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PLoS One. 2016 Feb 12;11(2):e0149451. doi: 10.1371/journal.pone.0149451. eCollection 2016.

MW151 Inhibited IL-1β Levels after Traumatic Brain Injury with No Effect on Microglia Physiological Responses.

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Sanders-Brown Center on Aging, University of Kentucky, Lexington, Kentucky, United States of America.
Spinal Cord and Brain Injury Research Center (SCoBIRC), University of Kentucky, Lexington, Kentucky, United States of America.
Department of Anatomy and Neurobiology, University of Kentucky, Lexington, Kentucky, United States of America.
Department of Physiology, University of Kentucky, University of Kentucky, Lexington, Kentucky, United States of America.
Department of Pharmacology, Northwestern University, Chicago, Illinois, United States of America.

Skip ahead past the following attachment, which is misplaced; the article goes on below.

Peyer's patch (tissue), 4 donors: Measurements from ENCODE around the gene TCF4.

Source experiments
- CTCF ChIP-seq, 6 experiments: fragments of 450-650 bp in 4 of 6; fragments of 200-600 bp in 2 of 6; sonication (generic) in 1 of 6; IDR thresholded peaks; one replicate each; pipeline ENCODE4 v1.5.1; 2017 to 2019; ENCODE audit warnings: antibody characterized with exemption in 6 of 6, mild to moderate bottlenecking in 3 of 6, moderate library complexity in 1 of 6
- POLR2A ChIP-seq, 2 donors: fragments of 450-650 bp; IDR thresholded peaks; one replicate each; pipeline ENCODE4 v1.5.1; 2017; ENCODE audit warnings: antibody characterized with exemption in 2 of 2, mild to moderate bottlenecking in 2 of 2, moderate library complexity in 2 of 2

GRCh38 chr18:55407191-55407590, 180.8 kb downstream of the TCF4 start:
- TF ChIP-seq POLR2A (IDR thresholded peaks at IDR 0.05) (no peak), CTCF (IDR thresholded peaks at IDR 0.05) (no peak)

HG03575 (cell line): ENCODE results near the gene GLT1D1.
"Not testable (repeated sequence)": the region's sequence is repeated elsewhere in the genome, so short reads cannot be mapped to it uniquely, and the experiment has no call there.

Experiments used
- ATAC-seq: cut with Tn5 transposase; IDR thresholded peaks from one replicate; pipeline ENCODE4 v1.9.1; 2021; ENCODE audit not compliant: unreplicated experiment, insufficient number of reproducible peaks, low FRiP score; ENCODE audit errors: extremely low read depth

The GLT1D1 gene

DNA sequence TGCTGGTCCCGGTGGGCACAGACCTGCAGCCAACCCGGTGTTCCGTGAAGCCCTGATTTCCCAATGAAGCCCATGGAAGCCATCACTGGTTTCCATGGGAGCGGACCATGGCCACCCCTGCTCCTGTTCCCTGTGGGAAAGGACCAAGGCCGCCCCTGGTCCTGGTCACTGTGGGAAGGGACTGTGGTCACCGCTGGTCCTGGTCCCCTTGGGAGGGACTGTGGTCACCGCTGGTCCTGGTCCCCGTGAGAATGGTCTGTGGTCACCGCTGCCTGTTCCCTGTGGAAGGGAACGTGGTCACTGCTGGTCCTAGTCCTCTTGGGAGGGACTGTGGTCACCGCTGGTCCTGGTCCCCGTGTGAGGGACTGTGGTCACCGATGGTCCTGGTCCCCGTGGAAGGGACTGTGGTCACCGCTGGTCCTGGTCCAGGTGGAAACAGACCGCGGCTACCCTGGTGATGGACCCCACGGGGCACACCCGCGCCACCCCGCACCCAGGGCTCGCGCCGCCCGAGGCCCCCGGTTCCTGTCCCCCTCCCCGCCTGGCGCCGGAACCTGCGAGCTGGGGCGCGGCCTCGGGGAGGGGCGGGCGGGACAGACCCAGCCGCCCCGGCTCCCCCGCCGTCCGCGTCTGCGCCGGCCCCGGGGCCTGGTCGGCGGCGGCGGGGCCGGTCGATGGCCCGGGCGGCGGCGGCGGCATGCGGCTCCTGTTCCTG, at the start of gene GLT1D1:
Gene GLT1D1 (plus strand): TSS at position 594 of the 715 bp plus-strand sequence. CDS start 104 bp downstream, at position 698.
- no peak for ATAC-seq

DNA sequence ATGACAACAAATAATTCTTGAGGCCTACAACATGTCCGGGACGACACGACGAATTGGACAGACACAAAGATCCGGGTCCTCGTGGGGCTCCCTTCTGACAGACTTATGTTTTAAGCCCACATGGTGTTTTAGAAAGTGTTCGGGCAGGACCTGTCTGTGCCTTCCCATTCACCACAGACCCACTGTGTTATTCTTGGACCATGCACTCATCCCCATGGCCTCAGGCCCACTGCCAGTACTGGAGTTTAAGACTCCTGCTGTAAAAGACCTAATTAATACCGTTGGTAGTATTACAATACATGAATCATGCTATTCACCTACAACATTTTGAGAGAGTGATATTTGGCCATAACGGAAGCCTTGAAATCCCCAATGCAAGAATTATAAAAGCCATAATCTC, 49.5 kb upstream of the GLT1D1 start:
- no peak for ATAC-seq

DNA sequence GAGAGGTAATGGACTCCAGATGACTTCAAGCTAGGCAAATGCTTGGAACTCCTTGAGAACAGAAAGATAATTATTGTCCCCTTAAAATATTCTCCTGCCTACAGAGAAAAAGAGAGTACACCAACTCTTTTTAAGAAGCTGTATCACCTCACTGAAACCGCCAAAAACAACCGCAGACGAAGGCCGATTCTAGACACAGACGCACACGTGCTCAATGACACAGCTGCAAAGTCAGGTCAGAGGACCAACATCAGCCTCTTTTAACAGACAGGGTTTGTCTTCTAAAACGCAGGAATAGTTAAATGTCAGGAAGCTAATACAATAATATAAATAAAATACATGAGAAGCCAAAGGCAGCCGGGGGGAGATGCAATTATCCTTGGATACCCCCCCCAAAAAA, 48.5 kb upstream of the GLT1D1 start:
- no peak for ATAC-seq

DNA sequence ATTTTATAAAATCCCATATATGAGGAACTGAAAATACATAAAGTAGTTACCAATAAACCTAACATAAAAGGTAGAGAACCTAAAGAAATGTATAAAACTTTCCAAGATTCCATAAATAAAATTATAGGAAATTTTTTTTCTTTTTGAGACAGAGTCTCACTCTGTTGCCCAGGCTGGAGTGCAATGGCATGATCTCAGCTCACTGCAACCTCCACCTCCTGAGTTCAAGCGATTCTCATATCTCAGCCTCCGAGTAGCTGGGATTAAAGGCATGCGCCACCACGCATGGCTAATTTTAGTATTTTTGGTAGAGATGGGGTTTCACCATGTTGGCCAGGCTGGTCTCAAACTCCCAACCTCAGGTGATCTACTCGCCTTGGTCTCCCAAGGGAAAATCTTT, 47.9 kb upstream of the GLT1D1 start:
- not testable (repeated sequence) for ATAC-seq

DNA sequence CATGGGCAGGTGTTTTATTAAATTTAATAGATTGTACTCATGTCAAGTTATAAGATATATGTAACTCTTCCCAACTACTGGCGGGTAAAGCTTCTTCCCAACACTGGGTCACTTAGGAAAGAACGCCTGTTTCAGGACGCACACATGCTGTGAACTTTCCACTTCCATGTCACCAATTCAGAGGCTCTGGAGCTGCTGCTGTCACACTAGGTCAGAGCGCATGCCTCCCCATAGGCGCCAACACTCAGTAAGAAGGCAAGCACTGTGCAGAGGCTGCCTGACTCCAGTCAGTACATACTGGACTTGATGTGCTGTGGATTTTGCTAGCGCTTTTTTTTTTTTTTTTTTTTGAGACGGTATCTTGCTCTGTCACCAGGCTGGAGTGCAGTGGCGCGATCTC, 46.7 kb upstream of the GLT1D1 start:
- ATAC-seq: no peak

A prevailing neuroinflammation hypothesis is that increased production of proinflammatory cytokines contributes to progressive neuropathology, secondary to the primary damage caused by a traumatic brain injury (TBI). In support of the hypothesis, post-injury interventions that inhibit the proinflammatory cytokine surge can attenuate the progressive pathology. However, other post-injury neuroinflammatory responses are key to endogenous recovery responses. Therefore, it is critical that pharmacological attenuation of detrimental or dysregulated neuroinflammatory processes avoid pan-suppression of inflammation. MW151 is a CNS-penetrant, small molecule experimental therapeutic that restores injury- or disease-induced overproduction of proinflammatory cytokines towards homeostasis without immunosuppression. Post-injury administration of MW151 in a closed head injury model of mild TBI suppressed acute cytokine up-regulation and downstream cognitive impairment. Here, we report results from a diffuse brain injury model in mice using midline fluid percussion. Low dose (0.5-5.0 mg/kg) administration of MW151 suppresses interleukin-1 beta (IL-1β) levels in the cortex while sparing reactive microglia and astrocyte responses. To probe molecular mechanisms, we used live cell imaging of the BV-2 microglia cell line to demonstrate that MW151 does not affect proliferation, migration, or phagocytosis of the cells. Our results provide insight into the roles of glial responses to brain injury and indicate the feasibility of using appropriate dosing for selective therapeutic modulation of injurious IL-1β increases while sparing other glial responses to injury.

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